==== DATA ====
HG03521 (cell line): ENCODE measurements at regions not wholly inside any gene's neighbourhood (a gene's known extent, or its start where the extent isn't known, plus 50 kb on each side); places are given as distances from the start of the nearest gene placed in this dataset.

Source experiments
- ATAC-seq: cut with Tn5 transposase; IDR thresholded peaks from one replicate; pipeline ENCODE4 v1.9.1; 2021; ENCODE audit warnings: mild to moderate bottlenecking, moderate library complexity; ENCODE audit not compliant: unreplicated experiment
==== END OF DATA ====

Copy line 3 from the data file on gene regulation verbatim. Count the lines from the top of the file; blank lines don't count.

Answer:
- ATAC-seq: cut with Tn5 transposase; IDR thresholded peaks from one replicate; pipeline ENCODE4 v1.9.1; 2021; ENCODE audit warnings: mild to moderate bottlenecking, moderate library complexity; ENCODE audit not compliant: unreplicated experiment